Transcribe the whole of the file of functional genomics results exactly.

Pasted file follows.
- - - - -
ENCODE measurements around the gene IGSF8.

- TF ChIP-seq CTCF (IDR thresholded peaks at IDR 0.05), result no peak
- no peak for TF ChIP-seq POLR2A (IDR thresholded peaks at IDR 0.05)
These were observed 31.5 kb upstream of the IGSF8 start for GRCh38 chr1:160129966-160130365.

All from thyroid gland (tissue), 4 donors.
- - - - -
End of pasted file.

ENCODE measurements around the gene IGSF8.

- TF ChIP-seq CTCF (IDR thresholded peaks at IDR 0.05), result no peak
- no peak for TF ChIP-seq POLR2A (IDR thresholded peaks at IDR 0.05)
These were observed 31.5 kb upstream of the IGSF8 start for GRCh38 chr1:160129966-160130365.

All from thyroid gland (tissue), 4 donors.